Yeah of course man. When you get older, not just my vocal ability but my emotional dynamic range has changed a lot. Where I used to consider my heroes as singers who could be as ferocious as can be, what I consider my heroes now would be like a 7. When I was in my twenties I was just a big ball of aggression and when I got older I needed an outlet for the increased emotional range for me to access. Dillinger for me is a catharsis for a lot of negative energy and the more we did Dillinger the more space grew for less negative impulses to come out and I needed a new creative outlet, and The Black Queen was a forum, not so much musically but emotionally. That allowed Dillinger to not be frustrating for me. There was fear of becoming a cartoon character, so that Black Queen album was a huge relief for me.
Once this tour ends and you’ve thrown off the Dillinger shackles, what are your immediate plans?
Well obviously The Black Queen is already a thing that’s running parallel to Dillinger and it’s a separate thing that’s not just a side project so I wouldn’t be considering another band so when Dillinger’s not around I will have more time for that. But the real question for me is, ‘Do I still have a need for making music this aggressive and this cathartic? Will that still be here in two to three years, around the time when I’d normally be making another Dillinger record. Will that need be there?’ So that’s the big question for me. To me, nothing is strategic. Everything it just needs based. If I have a need to yell and scream into a microphone like I’m on fire, I’m gonna have to do that. I just don’t know if I will or not.
So if you get to the stage where you don’t need to do that, and Ben was to ring you and say, ‘Let’s do another Dillinger record’, would you be able to say yes?
It would require us both being in the same headspace at the same time. It’s fucking tough enough as it is and we’re already in a band together. That’s tough to predict whether that will happen or not, but hopefully we would come back to this with a renewed energy. We would definitely need to bring something new to the table. That’s where the musical side of it comes in, not the emotional side. Am I going to have a new tool to express this with. If you don’t have anything new to express it with, what’s the point? We’ve already done it. He and I would have to say, “Hey, not only do we feel the need to write this kind of music, but we also have something to make it more interesting, have something that will challenge our last record”.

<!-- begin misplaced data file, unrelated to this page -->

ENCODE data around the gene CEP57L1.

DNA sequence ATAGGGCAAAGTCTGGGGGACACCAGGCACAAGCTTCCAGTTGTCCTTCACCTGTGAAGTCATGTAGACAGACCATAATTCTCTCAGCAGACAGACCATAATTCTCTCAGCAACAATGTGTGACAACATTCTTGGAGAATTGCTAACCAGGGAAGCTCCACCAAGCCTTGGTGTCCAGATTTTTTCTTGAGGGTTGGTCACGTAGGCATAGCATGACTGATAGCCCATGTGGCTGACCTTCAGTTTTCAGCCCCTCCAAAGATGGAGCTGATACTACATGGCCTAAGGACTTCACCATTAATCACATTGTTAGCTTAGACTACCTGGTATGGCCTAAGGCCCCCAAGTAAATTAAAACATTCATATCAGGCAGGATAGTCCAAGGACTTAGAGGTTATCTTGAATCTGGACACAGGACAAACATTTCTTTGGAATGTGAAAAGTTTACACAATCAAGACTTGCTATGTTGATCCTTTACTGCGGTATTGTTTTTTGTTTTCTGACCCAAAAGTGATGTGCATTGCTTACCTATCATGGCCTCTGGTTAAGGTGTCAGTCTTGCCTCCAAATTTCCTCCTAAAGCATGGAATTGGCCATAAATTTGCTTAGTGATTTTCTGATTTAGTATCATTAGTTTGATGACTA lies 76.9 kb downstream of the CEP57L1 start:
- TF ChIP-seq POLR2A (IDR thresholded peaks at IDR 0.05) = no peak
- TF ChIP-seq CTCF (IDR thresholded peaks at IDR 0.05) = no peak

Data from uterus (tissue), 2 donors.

Being in a band that was as successful as Dillinger was, did that allow you to become even more of a creative person?
Oh yeah, for sure. Being around people who are willing to give all of themselves to being creative artistically and as performers, you have to try to outdo each other at all times. You’re a team together, but at the same time you’re trying to raise the bar for the other people so we’ve really all pushed one another to such a great degree. To an exhausting degree, honestly. I think we’ve all reached a point at various times where we’ve all become so frustrated with one another and I think that’s because we’ve all been kicking each others’ asses. But Ben and I have been together for fifteen years and we’ve created an amazing bunch of stuff together.
Even though there were other bands doing what you were doing, I think a lot of people would say that you, if not created it then defined an entire genre of music. What do you think about that?
Well it’s crazy because I know we were never really trying to do that and we resisted it for a very long time. We resisted the idea that there were bands coming out that were influenced by us and that we were responsible for any kind of style of sound or visual or the way people were performing on stage. It’s like, “Hey, this person looks a lot like you!” “No they don’t!” I think we were like little kids going, “No one sounds like us! No one looks like us!” Now I’m full of the idea, and it’s crazy! It’s like a big fucking honour. All we were ever trying to do was play music that was exciting for us. We had our heads down the entire time, we really weren’t looking around, we weren’t really paying attention to what was happening in the scene around us. We were trying to maintain our own individuality and just accidentally we managed to influence a whole other bunch of people, it’s really ironic.